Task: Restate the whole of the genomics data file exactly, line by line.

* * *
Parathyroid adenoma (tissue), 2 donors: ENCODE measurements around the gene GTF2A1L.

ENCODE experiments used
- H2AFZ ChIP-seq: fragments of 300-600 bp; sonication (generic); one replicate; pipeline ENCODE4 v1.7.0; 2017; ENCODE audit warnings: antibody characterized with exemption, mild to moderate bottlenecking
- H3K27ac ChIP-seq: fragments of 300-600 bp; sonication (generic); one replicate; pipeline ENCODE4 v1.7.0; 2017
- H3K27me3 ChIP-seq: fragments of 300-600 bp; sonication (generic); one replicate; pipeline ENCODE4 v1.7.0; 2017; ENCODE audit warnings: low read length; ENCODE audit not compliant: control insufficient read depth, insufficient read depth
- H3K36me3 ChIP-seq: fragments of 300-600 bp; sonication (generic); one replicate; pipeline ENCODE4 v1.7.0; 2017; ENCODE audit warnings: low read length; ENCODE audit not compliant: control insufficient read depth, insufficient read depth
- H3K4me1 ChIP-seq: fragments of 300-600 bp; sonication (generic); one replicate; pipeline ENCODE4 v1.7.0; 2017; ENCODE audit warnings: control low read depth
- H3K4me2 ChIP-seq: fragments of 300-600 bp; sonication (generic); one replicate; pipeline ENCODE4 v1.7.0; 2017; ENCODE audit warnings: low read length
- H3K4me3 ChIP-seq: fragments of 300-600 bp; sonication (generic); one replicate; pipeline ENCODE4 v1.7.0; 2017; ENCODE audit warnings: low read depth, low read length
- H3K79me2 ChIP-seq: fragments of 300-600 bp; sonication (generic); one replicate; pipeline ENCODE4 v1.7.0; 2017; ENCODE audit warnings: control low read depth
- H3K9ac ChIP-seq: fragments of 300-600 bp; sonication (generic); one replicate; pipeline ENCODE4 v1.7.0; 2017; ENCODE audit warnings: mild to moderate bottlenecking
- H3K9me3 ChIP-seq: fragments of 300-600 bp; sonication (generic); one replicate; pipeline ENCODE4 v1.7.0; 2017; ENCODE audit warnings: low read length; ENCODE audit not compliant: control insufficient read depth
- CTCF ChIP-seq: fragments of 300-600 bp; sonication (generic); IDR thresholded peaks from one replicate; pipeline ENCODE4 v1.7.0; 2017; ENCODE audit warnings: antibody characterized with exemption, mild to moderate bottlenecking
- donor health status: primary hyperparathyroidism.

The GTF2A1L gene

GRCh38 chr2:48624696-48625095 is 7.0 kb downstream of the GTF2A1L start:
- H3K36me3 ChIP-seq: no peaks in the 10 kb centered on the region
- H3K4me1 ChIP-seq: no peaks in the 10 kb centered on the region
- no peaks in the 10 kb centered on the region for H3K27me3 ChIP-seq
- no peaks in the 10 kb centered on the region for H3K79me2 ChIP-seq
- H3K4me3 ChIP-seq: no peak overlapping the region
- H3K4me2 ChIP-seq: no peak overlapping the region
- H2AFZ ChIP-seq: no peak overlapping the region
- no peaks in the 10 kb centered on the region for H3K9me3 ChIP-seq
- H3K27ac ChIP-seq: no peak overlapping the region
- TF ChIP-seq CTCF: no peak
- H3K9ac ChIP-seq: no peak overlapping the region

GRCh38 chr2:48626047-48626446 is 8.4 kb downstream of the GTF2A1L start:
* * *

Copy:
Parathyroid adenoma (tissue), 2 donors: ENCODE measurements around the gene GTF2A1L.

ENCODE experiments used
- H2AFZ ChIP-seq: fragments of 300-600 bp; sonication (generic); one replicate; pipeline ENCODE4 v1.7.0; 2017; ENCODE audit warnings: antibody characterized with exemption, mild to moderate bottlenecking
- H3K27ac ChIP-seq: fragments of 300-600 bp; sonication (generic); one replicate; pipeline ENCODE4 v1.7.0; 2017
- H3K27me3 ChIP-seq: fragments of 300-600 bp; sonication (generic); one replicate; pipeline ENCODE4 v1.7.0; 2017; ENCODE audit warnings: low read length; ENCODE audit not compliant: control insufficient read depth, insufficient read depth
- H3K36me3 ChIP-seq: fragments of 300-600 bp; sonication (generic); one replicate; pipeline ENCODE4 v1.7.0; 2017; ENCODE audit warnings: low read length; ENCODE audit not compliant: control insufficient read depth, insufficient read depth
- H3K4me1 ChIP-seq: fragments of 300-600 bp; sonication (generic); one replicate; pipeline ENCODE4 v1.7.0; 2017; ENCODE audit warnings: control low read depth
- H3K4me2 ChIP-seq: fragments of 300-600 bp; sonication (generic); one replicate; pipeline ENCODE4 v1.7.0; 2017; ENCODE audit warnings: low read length
- H3K4me3 ChIP-seq: fragments of 300-600 bp; sonication (generic); one replicate; pipeline ENCODE4 v1.7.0; 2017; ENCODE audit warnings: low read depth, low read length
- H3K79me2 ChIP-seq: fragments of 300-600 bp; sonication (generic); one replicate; pipeline ENCODE4 v1.7.0; 2017; ENCODE audit warnings: control low read depth
- H3K9ac ChIP-seq: fragments of 300-600 bp; sonication (generic); one replicate; pipeline ENCODE4 v1.7.0; 2017; ENCODE audit warnings: mild to moderate bottlenecking
- H3K9me3 ChIP-seq: fragments of 300-600 bp; sonication (generic); one replicate; pipeline ENCODE4 v1.7.0; 2017; ENCODE audit warnings: low read length; ENCODE audit not compliant: control insufficient read depth
- CTCF ChIP-seq: fragments of 300-600 bp; sonication (generic); IDR thresholded peaks from one replicate; pipeline ENCODE4 v1.7.0; 2017; ENCODE audit warnings: antibody characterized with exemption, mild to moderate bottlenecking
- donor health status: primary hyperparathyroidism.

The GTF2A1L gene

GRCh38 chr2:48624696-48625095 is 7.0 kb downstream of the GTF2A1L start:
- H3K36me3 ChIP-seq: no peaks in the 10 kb centered on the region
- H3K4me1 ChIP-seq: no peaks in the 10 kb centered on the region
- no peaks in the 10 kb centered on the region for H3K27me3 ChIP-seq
- no peaks in the 10 kb centered on the region for H3K79me2 ChIP-seq
- H3K4me3 ChIP-seq: no peak overlapping the region
- H3K4me2 ChIP-seq: no peak overlapping the region
- H2AFZ ChIP-seq: no peak overlapping the region
- no peaks in the 10 kb centered on the region for H3K9me3 ChIP-seq
- H3K27ac ChIP-seq: no peak overlapping the region
- TF ChIP-seq CTCF: no peak
- H3K9ac ChIP-seq: no peak overlapping the region

GRCh38 chr2:48626047-48626446 is 8.4 kb downstream of the GTF2A1L start: